Great for new contributors
These projects have a history and reputation for being welcoming to new open source contributors. Have you had a great experience as a new contributor on an open source project? We'd love to hear about it!
Docker is a containerization platform. It is a way to enable developers and sysadmins to build, ship, and run distributed applications and microservices by standardizing
environments and eliminating inconsistencies and busywork.
The project has a huge online and offline community, and there are many opportunities to contribute to both the project itself (issue triage, code, documentation, tests) and the community (mentorship, support, speaking, writing).
If you want to get involved, check out Making Your First Contribution on the Atom blog.
The Node.js community runs a series of live events to help people get started contributing.
Django describes itself as the Web framework for perfectionists with deadlines. It's a high-level Web framework in Python with a focus on speed, scalability, and security. Django has a rich ecosystem with thousands of packages and projects.
Rust is a systems programming language that is famous for—and takes great pride in—being fast and safe.
As with all programming languages, Rust needs help with much more than writing parsers and compilers and a standard library. The community is an important part of growing the adoption of a language: mentoring, speaking at conferences and meetups, helping out with workshops, and writing documentation and tutorials. Check out their community page for more information about how you can get involved.
Homebrew installs open-source software and other applications on macOS. If you're a developer using a Mac, you may well have used this software.
Development happens in Ruby with a smattering of Bash and troubleshooting in any variety of programming languages that Homebrew's formulas rely on.
Middleman is a static site generator built in Ruby. The beauty of static sites is that they're blazingly fast and easy to deploy. The other beauty of static sites is that they always need frontend developers who can help make gorgeous templates for people to use. Middleman also has a rich extension ecosystem, which always needs contributors.
Take a look at their community page to start contributing.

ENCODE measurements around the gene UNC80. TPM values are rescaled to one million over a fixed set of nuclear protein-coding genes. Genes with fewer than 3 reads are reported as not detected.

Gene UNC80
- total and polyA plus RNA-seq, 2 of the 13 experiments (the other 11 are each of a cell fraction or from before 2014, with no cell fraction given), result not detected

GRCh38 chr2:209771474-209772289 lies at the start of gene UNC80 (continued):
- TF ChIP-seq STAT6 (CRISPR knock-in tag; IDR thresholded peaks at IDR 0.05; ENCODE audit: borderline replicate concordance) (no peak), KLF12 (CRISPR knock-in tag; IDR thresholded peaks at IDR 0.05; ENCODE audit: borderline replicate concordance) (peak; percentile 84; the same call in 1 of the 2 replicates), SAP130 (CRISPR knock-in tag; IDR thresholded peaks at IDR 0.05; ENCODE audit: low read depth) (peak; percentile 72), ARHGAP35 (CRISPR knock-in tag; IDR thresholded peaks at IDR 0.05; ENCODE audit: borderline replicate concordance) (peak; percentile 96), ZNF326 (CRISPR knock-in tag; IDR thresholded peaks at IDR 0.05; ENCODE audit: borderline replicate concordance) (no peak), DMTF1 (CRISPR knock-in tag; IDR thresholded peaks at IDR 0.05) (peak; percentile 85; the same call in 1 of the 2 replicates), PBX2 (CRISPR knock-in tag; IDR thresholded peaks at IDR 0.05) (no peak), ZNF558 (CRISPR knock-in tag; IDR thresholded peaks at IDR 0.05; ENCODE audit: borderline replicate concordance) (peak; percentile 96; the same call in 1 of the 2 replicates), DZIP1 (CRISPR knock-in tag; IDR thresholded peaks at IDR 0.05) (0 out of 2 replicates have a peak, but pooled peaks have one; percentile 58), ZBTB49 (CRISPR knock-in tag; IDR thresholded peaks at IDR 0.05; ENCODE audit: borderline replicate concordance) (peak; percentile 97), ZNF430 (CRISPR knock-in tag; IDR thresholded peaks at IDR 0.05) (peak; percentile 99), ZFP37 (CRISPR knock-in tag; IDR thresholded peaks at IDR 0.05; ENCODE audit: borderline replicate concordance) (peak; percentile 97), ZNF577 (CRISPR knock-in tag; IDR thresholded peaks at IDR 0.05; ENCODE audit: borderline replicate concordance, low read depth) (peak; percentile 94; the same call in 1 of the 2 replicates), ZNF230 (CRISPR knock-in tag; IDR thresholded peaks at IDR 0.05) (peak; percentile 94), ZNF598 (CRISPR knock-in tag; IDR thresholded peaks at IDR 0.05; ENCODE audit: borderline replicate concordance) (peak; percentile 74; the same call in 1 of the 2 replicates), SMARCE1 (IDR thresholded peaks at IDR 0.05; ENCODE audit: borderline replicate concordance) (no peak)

Botkit is a framework for designing and developing useful, creative bots for messaging platforms like Slack, Facebook Messenger, and the Microsoft Bot Framework.
Exercism is a platform where experienced and aspiring programmers can quickly ramp up their fluency in the basics of a new programming language. The project supports over 30 languages, with support for new languages added on a regular basis.
The easiest place to begin contributing to Exercism is the curriculum, since each programming language has its own stand-alone repository, and each exercise is isolated from the others.
Read more about how to contribute to the Exercism programming language tracks.
Python is a programming language that is demonstrably simpler than most, and incredibly powerful. It is used extensively in scientific computing, finance, games, networking, internet development, and in assembling pipelines of other programs.
The language has a reputation for being great for new programmers, and the project itself has a reputation for being great for new contributors.
The repository linked to here is a mirror, as the project is not actively developed on GitHub (this is scheduled to change sometime in 2017). They've got a comprehensive guide to contributing to the language.
HospitalRun is a beautiful, easy-to-use hospital management system built for developing world hospitals. The system is a full hospital information system and handles both patient care and the business of running a hospital. Due to the challenges of connectivity in some of the places where these hospitals are located, an important goal of the application is making it work just as well offline as online.
Hoodie lets web developers build applications without worrying about a backend.
You can contribute in a number of ways both online and offline: documentation and triage, workshops and meetups, talks and blog posts, and writing code to help improve the Hoodie server itself. You can also build plugins to extend its features.
Operation Code is a non-profit on a mission to get active military, citizen-soldiers, veterans and their families coding and building software. Thanks to their efforts, a number of code schools and developer training programs are now covered by the GI Bill.
They run a fellowship program, a mentorship program, and a scholarship program.
To get started contributing to the project, take a look at the Contributing Guide. And if you have other skills, they could also use help with mentoring, fundraising, PR/branding, and grant writing.